Developed in the mid-1950s by Clarence "Kelly" Johnson and his team, the U-2 was designed for high altitude photoreconnaissance. Equipped with an 80-foot wingspan to aid in achieving maximum altitude, the U-2 at first could fly over the Soviet Union unharassed by Russian jets and antiaircraft missiles which were unable to match its performance. In 1960, however, the U-2 piloted by Francis Gary Powers was brought down during a reconnaissance mission in Soviet air space. Since that time, U-2s have played a vital role in reconnaissance of the Soviet missile buildup in Cuba in 1962, verification of nuclear testing in China, reconnaissance in Vietnam and the Middle East, and civil disaster assessment and environmental monitoring. The Air and Space Museum's aircraft is a U-2C painted in camouflage colors for a special Air Force project. (35k jpg)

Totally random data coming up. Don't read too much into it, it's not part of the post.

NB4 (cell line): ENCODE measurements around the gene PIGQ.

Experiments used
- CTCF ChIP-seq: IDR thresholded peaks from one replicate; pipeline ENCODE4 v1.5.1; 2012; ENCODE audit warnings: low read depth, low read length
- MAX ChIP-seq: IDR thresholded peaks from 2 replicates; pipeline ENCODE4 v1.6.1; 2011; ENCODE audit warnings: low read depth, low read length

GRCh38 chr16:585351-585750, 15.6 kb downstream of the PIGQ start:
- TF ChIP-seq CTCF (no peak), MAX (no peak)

Photo by Eric Long
Lockheed SR-71First flown in the 1960s, the SR-71 has the unofficial nickname, "Blackbird". It has flown high altitude missions over such areas as Southeast Asia and the Middle East.
Model by Mark E. Young.
SR-71 with chute deployed (158k GIF)
SR-71 landing at Dulles International Airport (141k GIF)